* 21.1 Types of Leases
* The Basics
* A lease is a contractual agreement between a lessee and lessor. * The lessor owns the asset and for a fee allows the lessee to use the asset. * Buying versus Leasing
* Operating Leases
* Usually not fully amortized
* Usually require the lessor to maintain and insure the asset * Lessee enjoys a cancellation option
* Financial Leases
* Essentially opposite of an operating lease.
* Do not provide for maintenance or service by the lessor. * Financial leases are fully amortized.
* The lessee usually has a right to renew the lease at expiry. * Generally, financial leases cannot be cancelled. * Sale and Lease-Back
* A particular type of financial lease
* Occurs when a company sells an asset it already owns to another firm and immediately leases it from them. * Two sets of cash flows occur:
* The lessee receives cash today from the sale.
* The lessee agrees to make periodic lease payments, thereby retaining the use of the asset. * Leveraged Leases
* A leveraged lease is another type of financial lease. * A three-sided arrangement between the lessee, the lessor, and lenders: * The lessor owns the asset and for a fee allows the lessee to use the asset. * The lessor borrows to partially finance the asset. * The lenders typically use a nonrecourse loan. This means that the lessor is not obligated to the lender in case of a default by the lessee.
* 21.2 Accounting and Leasing
* In the old days, leases led to off-balance-sheet financing. * Today, leases are either classified as capital leases or operating leases. * Operating leases do not appear on the balance sheet. * Capital leases appear on the balance sheet—the present value of the lease payments appears on both sides. * Accounting and Leasing (Balance Sheet)
* Consider a firm with two assets: a truck and some land. * Capital Lease
* A lease must be capitalized if any one of the following is met: * The present value of the lease payments is at least 90 percent of the fair market value of the asset at the start of the lease. * The lease transfers ownership of the property to the lessee by the end of the term of the lease. * The lease term is 75 percent or more of the estimated economic life of the asset. * The lessee can buy the asset at a bargain price at expiry. * 21.3 Taxes, the IRS, and Leases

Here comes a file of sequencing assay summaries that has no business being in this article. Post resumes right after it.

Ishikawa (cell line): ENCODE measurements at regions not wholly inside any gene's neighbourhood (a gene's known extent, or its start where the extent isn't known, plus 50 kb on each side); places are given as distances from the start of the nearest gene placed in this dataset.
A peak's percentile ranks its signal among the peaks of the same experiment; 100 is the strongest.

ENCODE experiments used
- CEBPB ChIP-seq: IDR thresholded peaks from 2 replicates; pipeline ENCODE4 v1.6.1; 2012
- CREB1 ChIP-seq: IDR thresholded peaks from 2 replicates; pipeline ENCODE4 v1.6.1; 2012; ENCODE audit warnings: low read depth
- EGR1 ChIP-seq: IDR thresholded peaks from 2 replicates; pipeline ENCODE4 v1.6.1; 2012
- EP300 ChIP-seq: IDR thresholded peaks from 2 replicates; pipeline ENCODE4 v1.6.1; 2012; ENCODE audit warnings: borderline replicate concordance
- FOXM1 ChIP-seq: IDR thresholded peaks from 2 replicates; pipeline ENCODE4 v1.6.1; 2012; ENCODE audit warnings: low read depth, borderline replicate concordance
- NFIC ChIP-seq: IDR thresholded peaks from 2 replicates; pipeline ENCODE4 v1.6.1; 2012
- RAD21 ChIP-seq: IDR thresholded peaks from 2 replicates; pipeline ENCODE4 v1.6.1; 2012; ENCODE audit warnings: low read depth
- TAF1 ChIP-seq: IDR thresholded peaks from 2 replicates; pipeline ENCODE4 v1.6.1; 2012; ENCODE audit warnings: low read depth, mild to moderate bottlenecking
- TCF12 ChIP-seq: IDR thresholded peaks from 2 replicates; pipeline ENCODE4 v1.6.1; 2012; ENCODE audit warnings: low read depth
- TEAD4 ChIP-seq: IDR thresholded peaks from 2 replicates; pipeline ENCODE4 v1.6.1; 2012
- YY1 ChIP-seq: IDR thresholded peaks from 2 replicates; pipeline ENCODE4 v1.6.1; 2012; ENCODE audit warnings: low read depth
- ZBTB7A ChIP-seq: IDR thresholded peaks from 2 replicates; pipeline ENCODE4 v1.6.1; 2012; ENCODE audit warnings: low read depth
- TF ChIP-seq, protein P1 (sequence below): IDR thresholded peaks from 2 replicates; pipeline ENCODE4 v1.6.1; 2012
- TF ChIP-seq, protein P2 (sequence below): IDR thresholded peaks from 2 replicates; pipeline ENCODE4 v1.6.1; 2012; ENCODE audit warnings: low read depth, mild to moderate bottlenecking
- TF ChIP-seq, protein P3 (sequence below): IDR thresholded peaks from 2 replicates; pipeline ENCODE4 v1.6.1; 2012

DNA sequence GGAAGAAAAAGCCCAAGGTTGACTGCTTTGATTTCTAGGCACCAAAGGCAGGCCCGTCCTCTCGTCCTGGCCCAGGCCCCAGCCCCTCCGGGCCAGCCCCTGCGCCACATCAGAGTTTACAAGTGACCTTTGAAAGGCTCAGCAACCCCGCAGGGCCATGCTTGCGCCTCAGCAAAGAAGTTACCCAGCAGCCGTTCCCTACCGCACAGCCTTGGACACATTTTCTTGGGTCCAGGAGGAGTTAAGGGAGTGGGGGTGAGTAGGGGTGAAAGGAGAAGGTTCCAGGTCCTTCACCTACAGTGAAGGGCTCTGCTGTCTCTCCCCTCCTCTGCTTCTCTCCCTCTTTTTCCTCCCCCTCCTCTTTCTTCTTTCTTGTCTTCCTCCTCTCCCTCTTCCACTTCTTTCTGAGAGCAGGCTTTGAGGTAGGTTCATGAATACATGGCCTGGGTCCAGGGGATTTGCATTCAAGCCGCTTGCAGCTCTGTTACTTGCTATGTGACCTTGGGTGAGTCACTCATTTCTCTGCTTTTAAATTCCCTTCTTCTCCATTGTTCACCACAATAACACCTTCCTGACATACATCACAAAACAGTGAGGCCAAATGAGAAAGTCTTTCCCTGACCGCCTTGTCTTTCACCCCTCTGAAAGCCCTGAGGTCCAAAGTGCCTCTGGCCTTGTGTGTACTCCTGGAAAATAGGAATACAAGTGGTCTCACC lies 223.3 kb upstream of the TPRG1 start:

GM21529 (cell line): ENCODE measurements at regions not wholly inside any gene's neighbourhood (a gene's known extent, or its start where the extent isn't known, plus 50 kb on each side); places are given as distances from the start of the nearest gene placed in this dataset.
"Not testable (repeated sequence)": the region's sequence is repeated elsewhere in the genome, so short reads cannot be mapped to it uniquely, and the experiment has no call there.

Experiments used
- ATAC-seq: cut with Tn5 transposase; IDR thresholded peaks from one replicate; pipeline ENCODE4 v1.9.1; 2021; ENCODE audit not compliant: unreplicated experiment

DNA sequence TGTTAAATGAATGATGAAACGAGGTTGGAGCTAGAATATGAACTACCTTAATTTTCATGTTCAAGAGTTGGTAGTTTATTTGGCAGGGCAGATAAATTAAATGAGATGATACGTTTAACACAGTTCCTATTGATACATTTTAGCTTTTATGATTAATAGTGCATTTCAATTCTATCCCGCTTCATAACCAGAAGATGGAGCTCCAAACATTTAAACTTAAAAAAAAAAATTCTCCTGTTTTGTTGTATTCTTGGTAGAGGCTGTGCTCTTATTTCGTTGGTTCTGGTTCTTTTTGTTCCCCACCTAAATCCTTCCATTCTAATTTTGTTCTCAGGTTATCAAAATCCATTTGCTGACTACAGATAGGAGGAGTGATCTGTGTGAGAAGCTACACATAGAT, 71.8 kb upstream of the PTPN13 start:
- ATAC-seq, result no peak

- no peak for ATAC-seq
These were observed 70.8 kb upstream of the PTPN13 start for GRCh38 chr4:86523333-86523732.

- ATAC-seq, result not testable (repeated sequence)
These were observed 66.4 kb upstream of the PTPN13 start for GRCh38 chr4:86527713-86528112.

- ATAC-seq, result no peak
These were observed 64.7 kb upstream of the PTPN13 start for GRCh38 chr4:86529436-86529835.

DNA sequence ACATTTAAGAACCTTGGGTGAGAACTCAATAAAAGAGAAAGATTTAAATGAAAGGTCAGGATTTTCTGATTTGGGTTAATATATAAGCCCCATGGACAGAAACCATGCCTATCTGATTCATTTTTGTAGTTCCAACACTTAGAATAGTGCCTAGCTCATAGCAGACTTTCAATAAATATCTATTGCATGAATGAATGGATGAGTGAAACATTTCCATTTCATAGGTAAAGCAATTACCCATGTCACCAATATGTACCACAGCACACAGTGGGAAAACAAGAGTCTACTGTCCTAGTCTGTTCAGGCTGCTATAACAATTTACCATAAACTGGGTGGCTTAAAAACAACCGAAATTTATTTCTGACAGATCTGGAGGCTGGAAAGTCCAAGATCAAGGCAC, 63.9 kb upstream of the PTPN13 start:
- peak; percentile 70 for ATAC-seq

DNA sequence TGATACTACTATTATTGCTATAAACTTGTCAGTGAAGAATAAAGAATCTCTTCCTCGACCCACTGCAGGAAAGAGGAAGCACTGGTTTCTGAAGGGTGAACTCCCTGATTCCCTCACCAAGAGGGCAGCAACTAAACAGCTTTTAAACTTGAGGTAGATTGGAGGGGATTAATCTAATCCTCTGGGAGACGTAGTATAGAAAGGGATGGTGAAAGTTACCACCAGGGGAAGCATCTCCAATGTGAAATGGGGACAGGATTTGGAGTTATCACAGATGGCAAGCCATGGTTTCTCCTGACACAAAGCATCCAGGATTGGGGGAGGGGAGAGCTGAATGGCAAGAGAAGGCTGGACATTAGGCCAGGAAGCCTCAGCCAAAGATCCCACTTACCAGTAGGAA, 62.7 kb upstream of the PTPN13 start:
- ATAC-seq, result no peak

* The principal benefit of long-term leasing is tax reduction. * Leasing allows the transfer of tax benefits from those who need equipment but cannot take full advantage of the tax benefits of ownership to a party who can. * Naturally, the IRS seeks to limit this, especially if the lease appears to be set up solely to avoid taxes. * Taxes, the IRS, and Leases
* The lessee can deduct lease payments if the lease is qualified by the IRS. * The term must be less than 30 years.
* There can be no bargain purchase option.
* The lease should not have a schedule of payments that is very high at the start of the lease and low thereafter. * The lease payments must provide the lessor with a fair market rate of return. * The lease should not limit the lessee’s right to issue debt or pay dividends. * Renewal options must be reasonable and reflect fair market value of the asset. * 21.4 The Cash Flows of Leasing
* Consider a firm, ClumZee Movers, that wishes to acquire a delivery truck. * The truck is expected to reduce costs by $4,500 per year. * The truck costs $25,000 and has a useful life of 5 years. * If the firm...